The texture of Jeni Spota C.’s paintings verges on outrageous. Impasto barely begins to describe the gooey slabs and thick crusts, the insistent materiality. For all of their surface intensity, however, the paintings never devolve into artifacts of performative bravado. They convey innocence as well as intelligence, modesty even, and a keen sense of both history and humor.
The nine recent canvases in her show at Brennan & Griffin (all 2015) riff on Simone Martini’s Maestà (1315), an iconographic staple in which the Madonna, enthroned, holds the Christ child and is flanked by haloed apostles, saints, and angels. In the Sienese fresco, the group constitutes a congregation, sober and worshipful. In Spota’s paintings, too, the characters align neatly, front row kneeling, but they form more of a troupe. Gone are the dignified, flowing robes, replaced by the costumes of Carnival: boldly striped pants, bright buttons, ruffled collars, scalloped skirts, polka dots, and the diamond patterns of harlequins.
In Dicey Fabulous Carnival, the show’s title piece, a regal canopy shades the ensemble and medallion portraits border the whole; both elements derive from Simone’s fresco. In the radiant Moonlit Maestà, Spota sets the assembly against a ruggedly brushed, deep-blue sky, its scatter of five-pointed stars like starfish tossed on a turbulent sea. An architectural framework of slender columns and Gothic arches elegantly encloses the scene.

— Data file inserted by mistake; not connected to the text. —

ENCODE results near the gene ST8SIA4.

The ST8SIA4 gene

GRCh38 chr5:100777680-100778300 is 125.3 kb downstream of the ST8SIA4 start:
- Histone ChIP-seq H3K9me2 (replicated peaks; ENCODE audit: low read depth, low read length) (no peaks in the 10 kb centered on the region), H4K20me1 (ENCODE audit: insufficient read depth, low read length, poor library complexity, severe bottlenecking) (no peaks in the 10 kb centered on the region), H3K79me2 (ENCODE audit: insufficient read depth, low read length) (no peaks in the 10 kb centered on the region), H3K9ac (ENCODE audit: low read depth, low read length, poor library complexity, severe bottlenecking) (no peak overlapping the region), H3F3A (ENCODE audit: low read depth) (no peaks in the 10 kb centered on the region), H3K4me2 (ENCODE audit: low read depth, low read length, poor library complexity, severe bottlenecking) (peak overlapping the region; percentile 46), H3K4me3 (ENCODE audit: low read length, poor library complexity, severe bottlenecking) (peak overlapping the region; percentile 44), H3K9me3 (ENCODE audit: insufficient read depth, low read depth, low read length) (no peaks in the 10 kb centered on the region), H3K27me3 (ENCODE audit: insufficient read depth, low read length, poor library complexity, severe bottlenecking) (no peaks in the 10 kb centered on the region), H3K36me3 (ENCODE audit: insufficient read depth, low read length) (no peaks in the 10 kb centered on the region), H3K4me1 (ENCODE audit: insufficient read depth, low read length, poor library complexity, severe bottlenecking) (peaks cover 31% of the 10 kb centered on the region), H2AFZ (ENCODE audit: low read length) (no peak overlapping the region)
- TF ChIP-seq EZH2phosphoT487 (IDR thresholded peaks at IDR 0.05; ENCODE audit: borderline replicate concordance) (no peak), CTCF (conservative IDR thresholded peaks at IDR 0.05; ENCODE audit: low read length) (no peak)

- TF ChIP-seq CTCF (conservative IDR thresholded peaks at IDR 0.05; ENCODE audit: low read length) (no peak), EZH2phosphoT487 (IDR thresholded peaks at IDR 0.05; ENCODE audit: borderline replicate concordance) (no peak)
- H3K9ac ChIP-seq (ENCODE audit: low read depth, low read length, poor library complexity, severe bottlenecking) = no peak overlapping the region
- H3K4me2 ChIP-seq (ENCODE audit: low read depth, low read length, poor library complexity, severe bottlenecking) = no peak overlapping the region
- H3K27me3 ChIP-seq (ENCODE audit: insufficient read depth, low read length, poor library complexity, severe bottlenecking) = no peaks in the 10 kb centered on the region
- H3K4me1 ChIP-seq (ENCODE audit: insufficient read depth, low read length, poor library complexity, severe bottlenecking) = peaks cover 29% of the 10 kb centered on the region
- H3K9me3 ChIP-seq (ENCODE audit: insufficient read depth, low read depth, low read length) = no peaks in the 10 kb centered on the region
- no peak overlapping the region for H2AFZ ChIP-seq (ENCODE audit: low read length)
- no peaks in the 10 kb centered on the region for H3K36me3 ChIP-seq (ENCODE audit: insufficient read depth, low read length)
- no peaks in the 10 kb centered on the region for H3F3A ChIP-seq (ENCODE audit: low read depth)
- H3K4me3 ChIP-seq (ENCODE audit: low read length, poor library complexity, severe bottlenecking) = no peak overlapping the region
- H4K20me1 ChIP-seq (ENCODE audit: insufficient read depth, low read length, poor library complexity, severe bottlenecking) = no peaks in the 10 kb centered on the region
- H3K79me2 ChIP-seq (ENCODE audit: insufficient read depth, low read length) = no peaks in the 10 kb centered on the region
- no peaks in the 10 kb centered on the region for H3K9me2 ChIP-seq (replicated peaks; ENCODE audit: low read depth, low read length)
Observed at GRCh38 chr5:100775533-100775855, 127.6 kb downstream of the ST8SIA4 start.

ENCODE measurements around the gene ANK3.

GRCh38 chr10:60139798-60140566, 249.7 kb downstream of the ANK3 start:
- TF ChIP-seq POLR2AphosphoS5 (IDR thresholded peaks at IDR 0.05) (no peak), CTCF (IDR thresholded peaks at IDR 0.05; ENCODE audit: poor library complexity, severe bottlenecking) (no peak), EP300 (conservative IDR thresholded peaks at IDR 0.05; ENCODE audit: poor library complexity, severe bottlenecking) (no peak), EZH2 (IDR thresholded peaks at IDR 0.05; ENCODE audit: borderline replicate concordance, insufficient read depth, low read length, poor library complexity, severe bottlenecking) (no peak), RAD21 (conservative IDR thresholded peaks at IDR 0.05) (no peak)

Simone helped usher in a new naturalism to the rendering of figures in space; Spota dials it way back, to a primitivist, nearly cartoonish flatness. She paints eyes as dots and brows as mere dashes above them. Faces might be teal, terra-cotta, or gray, their cheeks and noses daubed in vivid, contrasting colors. Her halos read less as luminous auras than as clunky helmets—top-heavy accoutrements of spiritual ascension.
Through this loopy, anachronistic inversion of style, Spota enacts Carnival’s irreverence and upending of convention right on the surface. In her early work, a decade ago, she reached back to Giotto via a dreamlike scene from a Pasolini film. Here, she invokes the function of the Christian festival in the Middle Ages and early Renaissance through the theories of Bakhtin, who wrote of Carnival as a time of fertile rupture, the temporary collapse of rigid hierarchies allowing for a fluidity within and between prescribed roles.
The same dualism that defines Carnival drives Spota’s paintings. The works marry the sacred and the profane, the reverential and the satirical, the stable and the improbable. Spota fixes on a traditional iconographic scheme, and imposes upon it a gluey entropy. The paintings conflate the liberating debauchery of capital-“C” Carnival with that of its crude (lowercase) contemporary counterpart. What she does—at once examining and exercising permissiveness—turns out to be marvelously dicey, and surprisingly surprising.